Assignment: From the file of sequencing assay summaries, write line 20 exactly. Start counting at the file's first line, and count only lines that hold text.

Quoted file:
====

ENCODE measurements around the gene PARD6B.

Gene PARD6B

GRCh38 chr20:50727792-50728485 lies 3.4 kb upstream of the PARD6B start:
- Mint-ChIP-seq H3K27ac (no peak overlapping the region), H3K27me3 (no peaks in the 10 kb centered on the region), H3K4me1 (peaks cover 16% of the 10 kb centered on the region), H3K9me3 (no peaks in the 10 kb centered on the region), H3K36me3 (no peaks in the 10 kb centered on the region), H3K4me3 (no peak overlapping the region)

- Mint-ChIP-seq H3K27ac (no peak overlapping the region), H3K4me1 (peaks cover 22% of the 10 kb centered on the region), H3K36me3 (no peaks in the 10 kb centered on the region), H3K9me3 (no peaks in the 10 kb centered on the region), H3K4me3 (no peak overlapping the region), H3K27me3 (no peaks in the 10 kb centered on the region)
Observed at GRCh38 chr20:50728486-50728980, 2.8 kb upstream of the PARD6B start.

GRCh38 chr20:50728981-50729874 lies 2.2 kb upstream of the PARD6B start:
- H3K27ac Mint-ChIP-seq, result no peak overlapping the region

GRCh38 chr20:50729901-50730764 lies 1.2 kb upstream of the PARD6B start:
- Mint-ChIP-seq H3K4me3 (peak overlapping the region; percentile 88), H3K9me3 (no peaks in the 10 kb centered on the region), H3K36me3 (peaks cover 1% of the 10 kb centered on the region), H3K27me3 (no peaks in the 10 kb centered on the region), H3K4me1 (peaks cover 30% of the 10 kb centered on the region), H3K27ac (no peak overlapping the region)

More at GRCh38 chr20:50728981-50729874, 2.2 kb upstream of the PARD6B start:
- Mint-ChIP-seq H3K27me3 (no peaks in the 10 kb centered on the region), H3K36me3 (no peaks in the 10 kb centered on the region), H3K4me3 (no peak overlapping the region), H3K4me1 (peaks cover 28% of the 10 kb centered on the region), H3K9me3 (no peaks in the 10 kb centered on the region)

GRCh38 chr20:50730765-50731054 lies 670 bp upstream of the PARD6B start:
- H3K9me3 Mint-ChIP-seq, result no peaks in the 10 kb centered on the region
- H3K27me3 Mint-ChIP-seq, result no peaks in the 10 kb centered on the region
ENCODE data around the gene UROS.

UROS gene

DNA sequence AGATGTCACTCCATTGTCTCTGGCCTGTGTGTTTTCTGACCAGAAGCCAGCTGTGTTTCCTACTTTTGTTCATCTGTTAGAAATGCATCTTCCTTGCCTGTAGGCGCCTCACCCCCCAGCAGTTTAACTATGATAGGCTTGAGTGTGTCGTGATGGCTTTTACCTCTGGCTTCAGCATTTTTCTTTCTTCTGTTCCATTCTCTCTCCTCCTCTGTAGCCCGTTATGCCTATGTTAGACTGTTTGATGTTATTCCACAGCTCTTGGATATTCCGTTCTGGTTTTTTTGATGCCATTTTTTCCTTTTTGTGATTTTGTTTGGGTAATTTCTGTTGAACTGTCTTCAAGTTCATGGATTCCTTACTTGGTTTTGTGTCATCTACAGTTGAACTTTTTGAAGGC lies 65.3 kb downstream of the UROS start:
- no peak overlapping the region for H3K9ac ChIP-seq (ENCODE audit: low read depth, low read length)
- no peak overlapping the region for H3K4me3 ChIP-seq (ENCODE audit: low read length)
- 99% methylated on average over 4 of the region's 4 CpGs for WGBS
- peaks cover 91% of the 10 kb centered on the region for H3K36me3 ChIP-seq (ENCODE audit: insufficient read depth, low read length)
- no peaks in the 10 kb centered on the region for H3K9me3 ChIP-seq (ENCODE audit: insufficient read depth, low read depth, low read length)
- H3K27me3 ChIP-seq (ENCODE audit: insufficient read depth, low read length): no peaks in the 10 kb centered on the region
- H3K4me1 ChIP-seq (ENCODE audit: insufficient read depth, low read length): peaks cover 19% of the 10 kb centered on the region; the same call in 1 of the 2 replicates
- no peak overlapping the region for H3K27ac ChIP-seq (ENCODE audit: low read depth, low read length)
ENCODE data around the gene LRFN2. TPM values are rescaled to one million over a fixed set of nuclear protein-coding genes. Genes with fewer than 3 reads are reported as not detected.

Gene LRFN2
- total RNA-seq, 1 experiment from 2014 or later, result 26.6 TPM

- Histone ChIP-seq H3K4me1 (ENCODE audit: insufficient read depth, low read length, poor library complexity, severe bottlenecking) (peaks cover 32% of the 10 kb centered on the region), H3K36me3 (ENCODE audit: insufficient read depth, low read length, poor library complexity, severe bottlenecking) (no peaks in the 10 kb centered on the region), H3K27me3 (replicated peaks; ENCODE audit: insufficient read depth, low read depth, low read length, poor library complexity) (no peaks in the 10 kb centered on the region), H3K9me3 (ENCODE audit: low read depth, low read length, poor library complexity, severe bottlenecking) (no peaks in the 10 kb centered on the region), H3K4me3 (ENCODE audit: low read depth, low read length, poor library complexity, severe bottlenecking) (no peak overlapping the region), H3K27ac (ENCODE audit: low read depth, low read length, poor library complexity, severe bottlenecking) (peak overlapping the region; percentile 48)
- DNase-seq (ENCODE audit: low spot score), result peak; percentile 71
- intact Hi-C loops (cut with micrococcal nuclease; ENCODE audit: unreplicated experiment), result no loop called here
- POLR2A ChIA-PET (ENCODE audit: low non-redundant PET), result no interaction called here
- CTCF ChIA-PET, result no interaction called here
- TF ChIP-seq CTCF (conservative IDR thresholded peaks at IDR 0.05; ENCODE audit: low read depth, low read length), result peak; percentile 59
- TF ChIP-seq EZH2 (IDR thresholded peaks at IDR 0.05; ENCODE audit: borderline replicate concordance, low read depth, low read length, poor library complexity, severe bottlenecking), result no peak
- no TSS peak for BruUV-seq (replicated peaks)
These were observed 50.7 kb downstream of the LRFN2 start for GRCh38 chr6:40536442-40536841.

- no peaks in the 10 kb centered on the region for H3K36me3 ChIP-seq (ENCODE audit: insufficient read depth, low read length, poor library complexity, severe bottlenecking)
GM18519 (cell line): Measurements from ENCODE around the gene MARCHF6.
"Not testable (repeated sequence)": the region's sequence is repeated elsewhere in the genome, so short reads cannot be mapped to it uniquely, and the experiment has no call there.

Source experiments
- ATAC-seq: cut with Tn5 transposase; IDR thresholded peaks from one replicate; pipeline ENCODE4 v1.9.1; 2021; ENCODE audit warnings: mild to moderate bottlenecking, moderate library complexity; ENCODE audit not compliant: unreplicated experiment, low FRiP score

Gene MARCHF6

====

- no peak overlapping the region for H3K4me3 ChIP-seq (ENCODE audit: low read length)